Clifton Webb (politician)

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Webb in 1949

Sir Thomas Clifton Webb KCMG QC (8 March 1889 – 6 February 1962), known as Clifton Webb, was a New Zealand politician and diplomat.

Early life[edit]

He was born in Te Kopuru in the Kaipara District, studied at Auckland University College, and practised law in Dargaville. He was in the army from 1917 to 1919, then returned to his practice in Dargaville and was a borough councillor there from 1921 to 1923. He moved to Auckland in 1927 and established a new law firm there.[1]

Member of Parliament[edit]

New Zealand Parliament
Years Term Electorate Party
1943–1946 27th Kaipara Independent
1946 Changed allegiance to: National
1946–1949 28th Rodney National
1949–1951 29th Rodney National
1951–1954 30th Rodney National

He sat in Parliament from 1943 until 1954: first as an Independent National MP for Kaipara (1943–1946) and then as the National Party MP for Rodney (1946–1954).[2] A key aide to party leader Sidney Holland, he was appointed to Attorney-General upon National gaining power in 1949. As Minister of Justice, he was responsible for drafting the legislation that resulted in the abolition of the Legislative Council.[1]

In 1951, he took his first step into diplomacy by adding Minister for External Affairs and Minister of Island Territories to his other duties; portfolios which he held from 1951 to 1954.[3] In 1955, Webb was granted the use of the title of "Honourable" for life, having served more than three years as a member of the Executive Council.[4] He served as the country's High Commissioner to the United Kingdom between 1955 and 1958. Webb was also appointed a Knight Commander of the Order of St Michael and St George in the 1956 New Year Honours.[5]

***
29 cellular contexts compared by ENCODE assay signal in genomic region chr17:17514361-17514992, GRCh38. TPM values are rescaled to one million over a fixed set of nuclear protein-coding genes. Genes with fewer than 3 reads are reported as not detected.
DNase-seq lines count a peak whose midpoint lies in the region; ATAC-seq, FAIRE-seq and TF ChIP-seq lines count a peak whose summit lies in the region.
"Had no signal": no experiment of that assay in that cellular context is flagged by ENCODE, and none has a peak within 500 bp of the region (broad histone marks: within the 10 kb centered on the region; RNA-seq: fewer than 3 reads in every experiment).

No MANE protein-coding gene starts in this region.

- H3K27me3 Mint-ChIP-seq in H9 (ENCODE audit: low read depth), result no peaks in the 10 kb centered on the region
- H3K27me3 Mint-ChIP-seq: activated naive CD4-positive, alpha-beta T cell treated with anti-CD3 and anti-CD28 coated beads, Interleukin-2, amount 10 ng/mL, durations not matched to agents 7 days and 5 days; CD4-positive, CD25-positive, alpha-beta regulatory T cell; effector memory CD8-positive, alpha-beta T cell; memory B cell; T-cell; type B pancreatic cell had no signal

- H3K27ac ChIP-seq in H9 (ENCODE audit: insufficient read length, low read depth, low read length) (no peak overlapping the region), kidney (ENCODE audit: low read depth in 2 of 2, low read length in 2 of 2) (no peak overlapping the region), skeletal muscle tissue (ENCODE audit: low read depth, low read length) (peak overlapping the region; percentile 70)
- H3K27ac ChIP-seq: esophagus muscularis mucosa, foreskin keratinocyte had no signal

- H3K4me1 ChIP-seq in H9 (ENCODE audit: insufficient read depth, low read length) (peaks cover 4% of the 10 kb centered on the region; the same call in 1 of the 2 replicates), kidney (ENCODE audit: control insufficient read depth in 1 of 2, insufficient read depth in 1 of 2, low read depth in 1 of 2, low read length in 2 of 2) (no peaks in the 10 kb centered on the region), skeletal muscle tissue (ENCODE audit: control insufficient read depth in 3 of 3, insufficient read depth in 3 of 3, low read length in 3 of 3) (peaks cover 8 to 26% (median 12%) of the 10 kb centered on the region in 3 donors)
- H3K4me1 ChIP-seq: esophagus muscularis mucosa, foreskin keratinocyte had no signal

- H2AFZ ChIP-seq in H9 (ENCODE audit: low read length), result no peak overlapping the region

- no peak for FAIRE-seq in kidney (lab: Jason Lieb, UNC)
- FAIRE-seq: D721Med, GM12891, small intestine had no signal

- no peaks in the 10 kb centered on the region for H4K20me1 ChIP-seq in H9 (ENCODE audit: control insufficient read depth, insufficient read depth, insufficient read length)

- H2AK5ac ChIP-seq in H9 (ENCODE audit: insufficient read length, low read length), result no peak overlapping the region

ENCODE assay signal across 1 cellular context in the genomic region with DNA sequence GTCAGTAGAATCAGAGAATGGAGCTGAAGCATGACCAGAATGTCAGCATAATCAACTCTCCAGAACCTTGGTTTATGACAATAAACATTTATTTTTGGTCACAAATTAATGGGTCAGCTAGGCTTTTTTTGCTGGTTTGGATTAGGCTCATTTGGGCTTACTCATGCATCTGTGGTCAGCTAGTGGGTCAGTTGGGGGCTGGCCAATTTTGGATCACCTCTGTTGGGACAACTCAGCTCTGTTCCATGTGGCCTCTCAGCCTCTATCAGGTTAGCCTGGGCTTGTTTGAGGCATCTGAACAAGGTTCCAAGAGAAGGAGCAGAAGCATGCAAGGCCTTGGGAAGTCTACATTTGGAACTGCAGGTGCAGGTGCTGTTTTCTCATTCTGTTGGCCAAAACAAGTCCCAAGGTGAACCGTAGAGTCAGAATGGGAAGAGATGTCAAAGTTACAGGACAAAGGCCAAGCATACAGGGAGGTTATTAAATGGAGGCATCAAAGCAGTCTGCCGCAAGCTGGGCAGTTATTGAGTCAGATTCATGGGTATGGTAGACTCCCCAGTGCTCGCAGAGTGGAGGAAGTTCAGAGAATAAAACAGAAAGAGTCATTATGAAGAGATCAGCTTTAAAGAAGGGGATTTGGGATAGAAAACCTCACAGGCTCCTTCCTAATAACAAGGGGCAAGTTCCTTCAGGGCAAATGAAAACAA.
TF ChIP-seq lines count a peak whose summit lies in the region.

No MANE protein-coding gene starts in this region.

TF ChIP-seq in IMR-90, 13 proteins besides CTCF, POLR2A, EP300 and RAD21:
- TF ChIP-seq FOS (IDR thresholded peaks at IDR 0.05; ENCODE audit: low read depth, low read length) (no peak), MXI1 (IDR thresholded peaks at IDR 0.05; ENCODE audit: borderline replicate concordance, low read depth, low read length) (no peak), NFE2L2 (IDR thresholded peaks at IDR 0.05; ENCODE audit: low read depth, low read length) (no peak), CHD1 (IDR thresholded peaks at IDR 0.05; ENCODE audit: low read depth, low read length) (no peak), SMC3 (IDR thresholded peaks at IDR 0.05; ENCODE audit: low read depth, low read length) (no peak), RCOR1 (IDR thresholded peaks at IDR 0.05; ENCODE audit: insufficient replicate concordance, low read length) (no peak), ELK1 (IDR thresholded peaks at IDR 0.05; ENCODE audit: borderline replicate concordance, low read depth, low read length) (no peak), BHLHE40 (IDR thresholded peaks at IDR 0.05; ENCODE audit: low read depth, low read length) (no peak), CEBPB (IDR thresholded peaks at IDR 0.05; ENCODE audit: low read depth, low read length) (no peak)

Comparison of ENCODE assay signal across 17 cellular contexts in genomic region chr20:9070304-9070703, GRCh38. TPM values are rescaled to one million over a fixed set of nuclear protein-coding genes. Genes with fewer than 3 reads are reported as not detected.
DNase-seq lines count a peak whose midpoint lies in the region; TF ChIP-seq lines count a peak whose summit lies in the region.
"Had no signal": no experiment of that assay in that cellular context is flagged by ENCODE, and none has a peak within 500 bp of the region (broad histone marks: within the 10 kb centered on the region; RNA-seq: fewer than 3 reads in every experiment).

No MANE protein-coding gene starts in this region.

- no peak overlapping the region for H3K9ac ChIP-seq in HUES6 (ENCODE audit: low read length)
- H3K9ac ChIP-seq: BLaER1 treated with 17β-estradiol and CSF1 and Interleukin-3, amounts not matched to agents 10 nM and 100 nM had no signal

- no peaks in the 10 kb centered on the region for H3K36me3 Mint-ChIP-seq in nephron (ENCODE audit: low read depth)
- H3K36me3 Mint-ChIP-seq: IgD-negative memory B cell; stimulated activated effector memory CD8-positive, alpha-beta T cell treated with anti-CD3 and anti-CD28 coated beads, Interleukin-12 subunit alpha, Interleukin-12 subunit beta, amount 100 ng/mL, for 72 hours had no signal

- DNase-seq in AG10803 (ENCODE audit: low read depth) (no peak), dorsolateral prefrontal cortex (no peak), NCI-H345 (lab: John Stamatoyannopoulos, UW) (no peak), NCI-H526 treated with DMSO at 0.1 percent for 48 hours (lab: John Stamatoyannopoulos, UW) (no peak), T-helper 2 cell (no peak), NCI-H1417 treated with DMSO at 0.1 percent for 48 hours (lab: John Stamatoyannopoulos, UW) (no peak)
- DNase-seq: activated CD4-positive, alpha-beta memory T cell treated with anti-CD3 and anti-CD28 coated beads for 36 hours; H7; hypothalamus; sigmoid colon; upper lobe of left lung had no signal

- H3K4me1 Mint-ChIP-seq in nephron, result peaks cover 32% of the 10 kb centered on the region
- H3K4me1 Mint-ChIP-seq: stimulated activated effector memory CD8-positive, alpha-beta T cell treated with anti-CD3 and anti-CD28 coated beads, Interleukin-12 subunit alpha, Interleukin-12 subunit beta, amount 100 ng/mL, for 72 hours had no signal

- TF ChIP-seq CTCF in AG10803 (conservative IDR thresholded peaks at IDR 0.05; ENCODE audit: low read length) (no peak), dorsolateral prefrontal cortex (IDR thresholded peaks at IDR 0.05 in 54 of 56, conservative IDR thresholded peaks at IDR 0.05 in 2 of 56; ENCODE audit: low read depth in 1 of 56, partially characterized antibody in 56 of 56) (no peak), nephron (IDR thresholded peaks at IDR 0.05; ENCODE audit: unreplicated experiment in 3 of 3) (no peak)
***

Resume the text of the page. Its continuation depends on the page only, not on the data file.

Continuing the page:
References[edit]

  1. ^ a b Templeton, Hugh. "Webb, Thomas Clifton". Dictionary of New Zealand Biography. Ministry for Culture and Heritage. Retrieved 5 January 2012.
  2. ^ Scholefield, Guy (1950) [First ed. published 1913]. New Zealand Parliamentary Record, 1840–1949 (3rd ed.). Wellington: Govt. Printer. p. 147.
  3. ^ New Zealand Parliamentary Debates, Vols. 296-304 (1951-1954).
  4. ^ "No. 40421". The London Gazette. 1 March 1955. p. 1269.
  5. ^ "No. 40671". The London Gazette (Supplement). 2 January 1956. p. 43.
Political offices
Preceded by
Rex Mason
Minister of Justice
1949–1954
Succeeded by
Jack Marshall
Attorney-General
1949–1954
Diplomatic posts
Preceded by
Frederick Doidge
High Commissioner of New Zealand to the United Kingdom
1955–1958
Succeeded by
Dick Campbell (acting)
George Laking (acting)

Tom Macdonald